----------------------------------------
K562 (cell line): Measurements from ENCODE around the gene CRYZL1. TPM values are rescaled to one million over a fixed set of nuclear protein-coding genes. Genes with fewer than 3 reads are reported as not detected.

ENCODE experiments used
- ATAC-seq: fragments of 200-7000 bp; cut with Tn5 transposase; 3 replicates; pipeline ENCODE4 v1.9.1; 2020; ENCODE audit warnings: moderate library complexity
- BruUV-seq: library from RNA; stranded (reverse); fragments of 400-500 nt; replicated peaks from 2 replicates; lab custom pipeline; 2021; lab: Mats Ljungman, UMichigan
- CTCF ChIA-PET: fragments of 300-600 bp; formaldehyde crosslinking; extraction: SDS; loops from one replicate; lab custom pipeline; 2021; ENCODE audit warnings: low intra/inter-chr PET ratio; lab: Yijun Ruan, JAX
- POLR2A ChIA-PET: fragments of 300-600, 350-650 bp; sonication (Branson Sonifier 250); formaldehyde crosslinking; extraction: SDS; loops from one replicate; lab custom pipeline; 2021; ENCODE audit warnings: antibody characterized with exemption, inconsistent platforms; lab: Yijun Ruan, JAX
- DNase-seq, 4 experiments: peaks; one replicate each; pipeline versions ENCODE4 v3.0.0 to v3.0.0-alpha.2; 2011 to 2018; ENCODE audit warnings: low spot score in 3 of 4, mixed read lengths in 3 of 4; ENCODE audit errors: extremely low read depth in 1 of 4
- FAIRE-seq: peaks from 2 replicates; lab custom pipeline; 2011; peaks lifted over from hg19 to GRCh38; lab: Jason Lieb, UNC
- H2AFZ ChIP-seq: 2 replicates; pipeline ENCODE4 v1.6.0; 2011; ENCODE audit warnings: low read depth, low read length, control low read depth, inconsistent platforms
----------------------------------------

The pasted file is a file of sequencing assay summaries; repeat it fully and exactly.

K562 (cell line): Measurements from ENCODE around the gene CRYZL1. TPM values are rescaled to one million over a fixed set of nuclear protein-coding genes. Genes with fewer than 3 reads are reported as not detected.

ENCODE experiments used
- ATAC-seq: fragments of 200-7000 bp; cut with Tn5 transposase; 3 replicates; pipeline ENCODE4 v1.9.1; 2020; ENCODE audit warnings: moderate library complexity
- BruUV-seq: library from RNA; stranded (reverse); fragments of 400-500 nt; replicated peaks from 2 replicates; lab custom pipeline; 2021; lab: Mats Ljungman, UMichigan
- CTCF ChIA-PET: fragments of 300-600 bp; formaldehyde crosslinking; extraction: SDS; loops from one replicate; lab custom pipeline; 2021; ENCODE audit warnings: low intra/inter-chr PET ratio; lab: Yijun Ruan, JAX
- POLR2A ChIA-PET: fragments of 300-600, 350-650 bp; sonication (Branson Sonifier 250); formaldehyde crosslinking; extraction: SDS; loops from one replicate; lab custom pipeline; 2021; ENCODE audit warnings: antibody characterized with exemption, inconsistent platforms; lab: Yijun Ruan, JAX
- DNase-seq, 4 experiments: peaks; one replicate each; pipeline versions ENCODE4 v3.0.0 to v3.0.0-alpha.2; 2011 to 2018; ENCODE audit warnings: low spot score in 3 of 4, mixed read lengths in 3 of 4; ENCODE audit errors: extremely low read depth in 1 of 4
- FAIRE-seq: peaks from 2 replicates; lab custom pipeline; 2011; peaks lifted over from hg19 to GRCh38; lab: Jason Lieb, UNC
- H2AFZ ChIP-seq: 2 replicates; pipeline ENCODE4 v1.6.0; 2011; ENCODE audit warnings: low read depth, low read length, control low read depth, inconsistent platforms